HENAAC Award Category Descriptions
Individuals who are honored with this award are upper-level executives who have the responsibilities of a large department and budget. Honorees have twenty (20) plus years of experience in STEM. The Executive Excellence award has been divided into two categories to balance the playing field between organizations with revenues over and under $20 billion. Nominees from the military and government are classified by their organization’s total annual budget.
Individuals who are awarded in this category have made a significant technological contribution to STEM through key research or by having designed, developed, managed or assisted in the development of a product, service, system or intellectual property.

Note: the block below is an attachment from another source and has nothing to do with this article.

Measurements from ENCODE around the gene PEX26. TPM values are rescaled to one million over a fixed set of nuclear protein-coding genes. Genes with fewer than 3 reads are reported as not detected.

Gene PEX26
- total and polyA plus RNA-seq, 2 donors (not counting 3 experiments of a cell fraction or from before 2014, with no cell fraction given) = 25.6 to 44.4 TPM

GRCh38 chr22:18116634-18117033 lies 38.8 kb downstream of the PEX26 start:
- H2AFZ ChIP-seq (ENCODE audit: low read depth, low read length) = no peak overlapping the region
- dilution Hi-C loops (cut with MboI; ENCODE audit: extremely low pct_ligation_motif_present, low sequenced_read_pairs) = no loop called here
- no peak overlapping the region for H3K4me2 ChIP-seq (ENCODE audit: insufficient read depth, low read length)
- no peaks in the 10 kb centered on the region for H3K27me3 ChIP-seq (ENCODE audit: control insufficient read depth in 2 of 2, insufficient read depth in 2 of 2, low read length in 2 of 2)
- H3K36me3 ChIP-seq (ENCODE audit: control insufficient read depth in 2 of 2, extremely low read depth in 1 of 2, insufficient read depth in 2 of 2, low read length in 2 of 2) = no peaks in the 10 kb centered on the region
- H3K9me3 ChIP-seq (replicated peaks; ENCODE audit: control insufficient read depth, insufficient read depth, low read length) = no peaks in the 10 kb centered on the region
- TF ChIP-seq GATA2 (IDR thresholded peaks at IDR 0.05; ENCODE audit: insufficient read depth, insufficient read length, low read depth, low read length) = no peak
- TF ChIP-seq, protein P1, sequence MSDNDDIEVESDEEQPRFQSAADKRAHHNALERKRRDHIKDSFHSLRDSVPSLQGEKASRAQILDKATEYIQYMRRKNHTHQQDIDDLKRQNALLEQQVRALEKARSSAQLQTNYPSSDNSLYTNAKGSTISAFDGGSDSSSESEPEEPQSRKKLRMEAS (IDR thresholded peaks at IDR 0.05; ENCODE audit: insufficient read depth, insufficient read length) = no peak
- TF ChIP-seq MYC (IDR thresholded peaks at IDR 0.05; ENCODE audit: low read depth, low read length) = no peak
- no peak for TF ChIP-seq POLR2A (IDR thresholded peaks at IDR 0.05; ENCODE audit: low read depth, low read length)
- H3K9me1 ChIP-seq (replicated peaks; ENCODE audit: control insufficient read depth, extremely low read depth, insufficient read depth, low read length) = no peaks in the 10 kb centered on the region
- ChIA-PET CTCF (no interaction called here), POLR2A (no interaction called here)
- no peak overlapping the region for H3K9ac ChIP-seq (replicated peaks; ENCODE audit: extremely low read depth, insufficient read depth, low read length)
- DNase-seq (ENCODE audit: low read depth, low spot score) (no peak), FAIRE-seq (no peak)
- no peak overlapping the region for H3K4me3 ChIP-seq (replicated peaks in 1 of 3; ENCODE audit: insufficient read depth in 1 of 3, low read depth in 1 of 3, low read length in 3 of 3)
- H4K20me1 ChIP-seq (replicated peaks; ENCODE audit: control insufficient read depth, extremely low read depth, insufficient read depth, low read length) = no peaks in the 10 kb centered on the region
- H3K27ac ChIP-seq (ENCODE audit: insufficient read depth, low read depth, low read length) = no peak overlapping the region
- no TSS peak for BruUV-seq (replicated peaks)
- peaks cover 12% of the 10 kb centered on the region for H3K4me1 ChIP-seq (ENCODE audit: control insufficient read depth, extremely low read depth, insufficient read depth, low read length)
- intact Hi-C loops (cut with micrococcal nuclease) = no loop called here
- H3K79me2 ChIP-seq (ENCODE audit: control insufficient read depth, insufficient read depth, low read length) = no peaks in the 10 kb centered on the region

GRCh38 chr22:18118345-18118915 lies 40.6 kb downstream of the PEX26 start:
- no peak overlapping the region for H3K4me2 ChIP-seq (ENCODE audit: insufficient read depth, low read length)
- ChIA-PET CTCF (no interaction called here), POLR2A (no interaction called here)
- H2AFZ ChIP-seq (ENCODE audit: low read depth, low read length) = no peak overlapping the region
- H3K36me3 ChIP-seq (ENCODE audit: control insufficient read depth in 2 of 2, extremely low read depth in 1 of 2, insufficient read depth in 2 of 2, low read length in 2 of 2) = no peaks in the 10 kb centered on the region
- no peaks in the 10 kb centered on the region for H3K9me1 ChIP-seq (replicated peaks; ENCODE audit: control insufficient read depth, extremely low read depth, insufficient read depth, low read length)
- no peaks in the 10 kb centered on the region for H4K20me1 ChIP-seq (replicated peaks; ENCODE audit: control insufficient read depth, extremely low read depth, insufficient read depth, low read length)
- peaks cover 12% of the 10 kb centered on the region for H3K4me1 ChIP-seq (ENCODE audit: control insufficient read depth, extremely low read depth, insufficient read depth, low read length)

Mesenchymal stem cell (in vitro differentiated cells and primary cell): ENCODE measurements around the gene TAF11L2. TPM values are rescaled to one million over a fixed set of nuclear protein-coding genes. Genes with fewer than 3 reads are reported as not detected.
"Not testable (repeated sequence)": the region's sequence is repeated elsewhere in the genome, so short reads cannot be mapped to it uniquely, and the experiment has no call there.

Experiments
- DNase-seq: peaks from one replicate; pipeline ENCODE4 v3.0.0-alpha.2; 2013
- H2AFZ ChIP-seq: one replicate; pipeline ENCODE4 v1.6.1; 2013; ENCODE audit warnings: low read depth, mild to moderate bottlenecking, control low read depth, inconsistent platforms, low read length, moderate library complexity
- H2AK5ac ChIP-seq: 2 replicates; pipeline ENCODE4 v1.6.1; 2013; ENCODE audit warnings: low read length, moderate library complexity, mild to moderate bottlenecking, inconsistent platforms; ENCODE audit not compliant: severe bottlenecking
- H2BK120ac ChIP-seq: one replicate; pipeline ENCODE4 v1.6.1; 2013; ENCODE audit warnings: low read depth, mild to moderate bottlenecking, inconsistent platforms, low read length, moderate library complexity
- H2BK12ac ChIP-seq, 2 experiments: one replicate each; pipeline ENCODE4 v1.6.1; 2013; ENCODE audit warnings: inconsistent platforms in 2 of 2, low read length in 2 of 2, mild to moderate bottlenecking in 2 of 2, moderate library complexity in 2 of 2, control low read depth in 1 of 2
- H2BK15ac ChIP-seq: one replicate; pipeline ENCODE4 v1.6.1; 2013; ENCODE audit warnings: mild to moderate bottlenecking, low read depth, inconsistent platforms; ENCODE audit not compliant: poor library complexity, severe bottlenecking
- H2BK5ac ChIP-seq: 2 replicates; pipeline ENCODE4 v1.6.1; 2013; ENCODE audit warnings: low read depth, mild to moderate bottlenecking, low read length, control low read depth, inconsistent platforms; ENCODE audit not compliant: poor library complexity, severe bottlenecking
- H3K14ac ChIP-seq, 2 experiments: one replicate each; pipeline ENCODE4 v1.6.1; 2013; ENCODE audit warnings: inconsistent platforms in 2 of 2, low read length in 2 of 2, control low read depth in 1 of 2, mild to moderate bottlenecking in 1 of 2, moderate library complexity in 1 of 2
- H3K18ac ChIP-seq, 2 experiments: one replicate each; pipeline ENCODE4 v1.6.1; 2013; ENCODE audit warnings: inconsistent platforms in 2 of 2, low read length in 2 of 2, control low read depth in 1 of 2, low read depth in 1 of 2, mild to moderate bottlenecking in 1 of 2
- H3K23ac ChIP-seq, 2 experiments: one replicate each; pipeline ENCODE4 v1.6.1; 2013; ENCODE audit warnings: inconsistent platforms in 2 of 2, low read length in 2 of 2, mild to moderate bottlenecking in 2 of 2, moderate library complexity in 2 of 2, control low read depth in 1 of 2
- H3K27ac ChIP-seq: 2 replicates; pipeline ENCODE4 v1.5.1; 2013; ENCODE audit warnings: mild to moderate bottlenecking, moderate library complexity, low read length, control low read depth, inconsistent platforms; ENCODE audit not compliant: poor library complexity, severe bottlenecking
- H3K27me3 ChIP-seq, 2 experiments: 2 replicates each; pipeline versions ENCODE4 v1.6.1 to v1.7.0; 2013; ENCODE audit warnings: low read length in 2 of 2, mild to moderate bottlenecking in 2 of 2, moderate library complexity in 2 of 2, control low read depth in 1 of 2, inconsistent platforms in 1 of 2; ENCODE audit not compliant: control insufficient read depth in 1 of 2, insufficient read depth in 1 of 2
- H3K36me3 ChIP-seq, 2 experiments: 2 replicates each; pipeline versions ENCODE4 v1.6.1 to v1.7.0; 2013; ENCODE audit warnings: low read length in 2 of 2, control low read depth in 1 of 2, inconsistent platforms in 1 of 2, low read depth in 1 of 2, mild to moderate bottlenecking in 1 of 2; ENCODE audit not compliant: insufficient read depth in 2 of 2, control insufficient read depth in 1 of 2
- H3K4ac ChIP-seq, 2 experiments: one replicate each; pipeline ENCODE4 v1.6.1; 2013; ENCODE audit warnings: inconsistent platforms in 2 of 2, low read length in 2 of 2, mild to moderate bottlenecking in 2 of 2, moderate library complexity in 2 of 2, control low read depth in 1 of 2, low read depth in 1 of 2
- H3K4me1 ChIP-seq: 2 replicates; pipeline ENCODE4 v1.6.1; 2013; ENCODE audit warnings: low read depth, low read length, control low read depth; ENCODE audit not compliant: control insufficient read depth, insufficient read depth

Lifetime Achievement winners are individuals who are not executives , however they have given thirty (30) or more years of amazing service and commitment to STEM.
Honorees in these categories are well-established managers or have project responsibilities in a technical field and they have made significant contributions in that arena. Winners in this category are divided into two groups: Level I – 10 to 19 years of experience, and Level II – 20 to 29 years of experience.
Award winners in this category are engineers or scientists with no more than nine (9) years work experience since earning a completed Masters or Doctoral degree. The candidate’s technical contributions should already demonstrate a promising career. Individuals currently enrolled in a masters or doctoral program do not qualify for this award.